From the President
In Troubled Times, Look to Education
Education is the best investment we can make right now.
It is during times of economic hardship that individuals and organizations most hopefully turn to the nation's colleges and universities to give them the competitive advantage. Many of our nation's schools were established with a specific intent to boost economic development.
Education is the great equalizer. It levels the playing field for job seekers, and it creates greater opportunity for employers to find the workforce they need. Increased credentials and sharpened skill sets can make the difference when candidates seek a position in a tight job market. The abilities and knowledge that are a part of higher education catapult us into global markets and connect us with colleagues and partners throughout the world.
Incubating entrepreneurship, transferring technological developments and partnering with the local business, health care and engineering industries are at the heart of our economic development contributions. We also collaborate with local school districts and government entities to identify and meet the needs of citizens and industry throughout the region and even the world.
Leaders with vision see how the work done at institutions of higher learning can profit the people and organizations associated with them. Access to the expertise and research at a university prove priceless when they need the knowledge to propel them over current obstacles.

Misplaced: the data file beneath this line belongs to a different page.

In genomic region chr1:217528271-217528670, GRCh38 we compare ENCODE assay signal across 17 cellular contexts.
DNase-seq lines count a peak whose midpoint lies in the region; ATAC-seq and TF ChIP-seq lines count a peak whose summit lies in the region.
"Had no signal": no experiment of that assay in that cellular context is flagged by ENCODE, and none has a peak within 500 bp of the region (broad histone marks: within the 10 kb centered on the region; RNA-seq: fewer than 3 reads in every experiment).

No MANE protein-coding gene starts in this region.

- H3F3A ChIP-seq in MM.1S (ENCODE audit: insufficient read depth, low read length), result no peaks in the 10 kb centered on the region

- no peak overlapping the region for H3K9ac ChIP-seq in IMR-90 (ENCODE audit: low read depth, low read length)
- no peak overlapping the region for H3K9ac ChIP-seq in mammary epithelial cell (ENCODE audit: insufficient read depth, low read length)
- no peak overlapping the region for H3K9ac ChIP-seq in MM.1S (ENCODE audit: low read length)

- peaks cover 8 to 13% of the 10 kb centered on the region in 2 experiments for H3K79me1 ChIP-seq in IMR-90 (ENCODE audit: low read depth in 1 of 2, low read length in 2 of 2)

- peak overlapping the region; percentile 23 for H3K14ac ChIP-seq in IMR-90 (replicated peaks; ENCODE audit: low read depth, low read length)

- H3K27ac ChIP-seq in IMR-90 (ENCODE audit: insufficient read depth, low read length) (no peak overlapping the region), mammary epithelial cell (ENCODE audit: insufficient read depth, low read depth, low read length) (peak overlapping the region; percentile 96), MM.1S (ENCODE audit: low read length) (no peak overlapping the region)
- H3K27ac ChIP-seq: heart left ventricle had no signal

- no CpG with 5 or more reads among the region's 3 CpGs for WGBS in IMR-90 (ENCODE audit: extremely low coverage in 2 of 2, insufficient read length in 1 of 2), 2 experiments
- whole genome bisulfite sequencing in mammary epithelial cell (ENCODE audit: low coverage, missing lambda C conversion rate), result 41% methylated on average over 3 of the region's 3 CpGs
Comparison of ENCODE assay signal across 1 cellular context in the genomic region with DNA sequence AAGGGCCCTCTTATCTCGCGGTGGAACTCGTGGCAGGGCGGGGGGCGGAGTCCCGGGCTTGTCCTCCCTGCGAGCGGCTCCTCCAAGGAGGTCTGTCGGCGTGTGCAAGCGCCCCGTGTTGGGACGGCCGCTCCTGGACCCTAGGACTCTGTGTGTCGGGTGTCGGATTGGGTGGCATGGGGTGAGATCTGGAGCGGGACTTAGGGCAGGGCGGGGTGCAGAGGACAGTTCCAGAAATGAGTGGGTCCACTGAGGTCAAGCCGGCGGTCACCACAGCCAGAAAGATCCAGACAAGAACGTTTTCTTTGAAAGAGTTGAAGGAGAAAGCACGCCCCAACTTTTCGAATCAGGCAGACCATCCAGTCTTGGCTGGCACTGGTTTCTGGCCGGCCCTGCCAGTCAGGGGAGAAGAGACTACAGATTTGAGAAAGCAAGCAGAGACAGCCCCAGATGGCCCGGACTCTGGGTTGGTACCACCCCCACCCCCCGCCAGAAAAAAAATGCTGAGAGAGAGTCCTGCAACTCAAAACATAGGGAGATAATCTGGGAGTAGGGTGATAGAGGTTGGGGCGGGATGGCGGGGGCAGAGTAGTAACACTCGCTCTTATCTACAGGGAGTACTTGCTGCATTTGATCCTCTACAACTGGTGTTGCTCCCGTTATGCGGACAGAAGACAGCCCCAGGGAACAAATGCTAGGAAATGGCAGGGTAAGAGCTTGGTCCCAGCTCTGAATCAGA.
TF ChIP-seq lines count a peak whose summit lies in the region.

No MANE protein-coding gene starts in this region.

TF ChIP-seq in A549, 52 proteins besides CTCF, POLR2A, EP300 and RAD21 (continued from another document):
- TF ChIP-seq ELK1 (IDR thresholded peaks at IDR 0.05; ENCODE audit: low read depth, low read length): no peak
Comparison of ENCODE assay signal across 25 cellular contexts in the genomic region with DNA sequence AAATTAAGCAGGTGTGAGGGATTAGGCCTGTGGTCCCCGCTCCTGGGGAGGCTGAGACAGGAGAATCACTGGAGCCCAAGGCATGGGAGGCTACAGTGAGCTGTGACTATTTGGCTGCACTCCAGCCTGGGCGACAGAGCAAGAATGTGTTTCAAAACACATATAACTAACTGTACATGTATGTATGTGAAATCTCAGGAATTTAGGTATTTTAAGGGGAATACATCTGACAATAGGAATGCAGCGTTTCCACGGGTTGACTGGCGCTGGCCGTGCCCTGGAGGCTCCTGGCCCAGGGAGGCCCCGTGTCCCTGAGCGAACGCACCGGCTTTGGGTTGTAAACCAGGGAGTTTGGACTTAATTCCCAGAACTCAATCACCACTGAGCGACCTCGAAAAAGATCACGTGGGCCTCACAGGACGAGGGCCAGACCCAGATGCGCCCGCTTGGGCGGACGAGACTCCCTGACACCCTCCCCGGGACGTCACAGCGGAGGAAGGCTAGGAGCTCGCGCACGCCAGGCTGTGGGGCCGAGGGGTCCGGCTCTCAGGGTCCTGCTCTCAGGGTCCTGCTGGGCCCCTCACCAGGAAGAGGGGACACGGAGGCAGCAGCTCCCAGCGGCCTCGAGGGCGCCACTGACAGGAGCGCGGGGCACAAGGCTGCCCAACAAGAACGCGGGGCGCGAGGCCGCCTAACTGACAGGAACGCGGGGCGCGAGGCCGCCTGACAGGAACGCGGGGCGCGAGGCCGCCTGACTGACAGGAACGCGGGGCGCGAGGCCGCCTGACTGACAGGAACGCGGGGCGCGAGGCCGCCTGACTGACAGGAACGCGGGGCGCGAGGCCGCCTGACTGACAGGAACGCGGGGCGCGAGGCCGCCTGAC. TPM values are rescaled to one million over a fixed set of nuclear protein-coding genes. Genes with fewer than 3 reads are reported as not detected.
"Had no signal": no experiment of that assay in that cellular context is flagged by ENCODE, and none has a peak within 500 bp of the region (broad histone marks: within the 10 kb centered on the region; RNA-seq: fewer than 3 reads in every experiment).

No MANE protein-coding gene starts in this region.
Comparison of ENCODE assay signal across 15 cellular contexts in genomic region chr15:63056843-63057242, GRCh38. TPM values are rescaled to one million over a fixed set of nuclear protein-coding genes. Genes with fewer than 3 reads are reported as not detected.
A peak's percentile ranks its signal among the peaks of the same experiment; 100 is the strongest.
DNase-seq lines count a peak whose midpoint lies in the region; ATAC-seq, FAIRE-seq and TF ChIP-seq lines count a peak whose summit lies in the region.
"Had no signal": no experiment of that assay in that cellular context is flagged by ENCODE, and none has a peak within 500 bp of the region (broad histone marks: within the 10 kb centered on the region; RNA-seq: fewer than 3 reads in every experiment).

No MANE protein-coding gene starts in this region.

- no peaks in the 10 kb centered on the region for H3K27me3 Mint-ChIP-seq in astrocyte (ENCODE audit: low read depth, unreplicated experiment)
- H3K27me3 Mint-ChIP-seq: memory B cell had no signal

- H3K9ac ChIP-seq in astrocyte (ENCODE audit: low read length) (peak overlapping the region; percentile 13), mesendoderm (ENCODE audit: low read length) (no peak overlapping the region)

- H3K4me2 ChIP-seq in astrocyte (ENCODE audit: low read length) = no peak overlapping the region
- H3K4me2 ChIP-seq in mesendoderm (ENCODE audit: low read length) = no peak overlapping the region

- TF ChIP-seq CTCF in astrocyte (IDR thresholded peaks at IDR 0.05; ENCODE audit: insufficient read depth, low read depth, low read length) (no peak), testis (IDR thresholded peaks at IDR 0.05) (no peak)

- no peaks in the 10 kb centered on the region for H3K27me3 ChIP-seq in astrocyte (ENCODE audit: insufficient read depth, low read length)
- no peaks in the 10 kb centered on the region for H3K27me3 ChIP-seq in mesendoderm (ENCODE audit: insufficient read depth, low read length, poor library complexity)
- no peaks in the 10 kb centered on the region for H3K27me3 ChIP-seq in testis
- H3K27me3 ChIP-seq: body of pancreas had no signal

Education is the best preventative medicine there is. If we expect to resolve issues of health care, science and technology, civil understanding and cultural appreciation, our best hope is to pursue answers through our colleges and universities. If we understand the physical, economic, political and social environments in which we live, we close the gap between the problems before us and the goals ahead of us.
Our efforts to share and cooperate with one another begin by identifying our common goals and taking inventory of the human and physical resources we can apply toward those ends. The partnerships that result can address shortterm concerns, but are most effective when focused on long-term objectives.
Despite these troubled times, take heart. There is hope for the future. Our economy and our society will be stronger in the long run if we learn the lessons that lean times can offer. Now is the time to take stock of what we truly value, and what holds the greatest promise for prosperity.
Arthur C. Vailas, Ph.D.
President, Idaho State University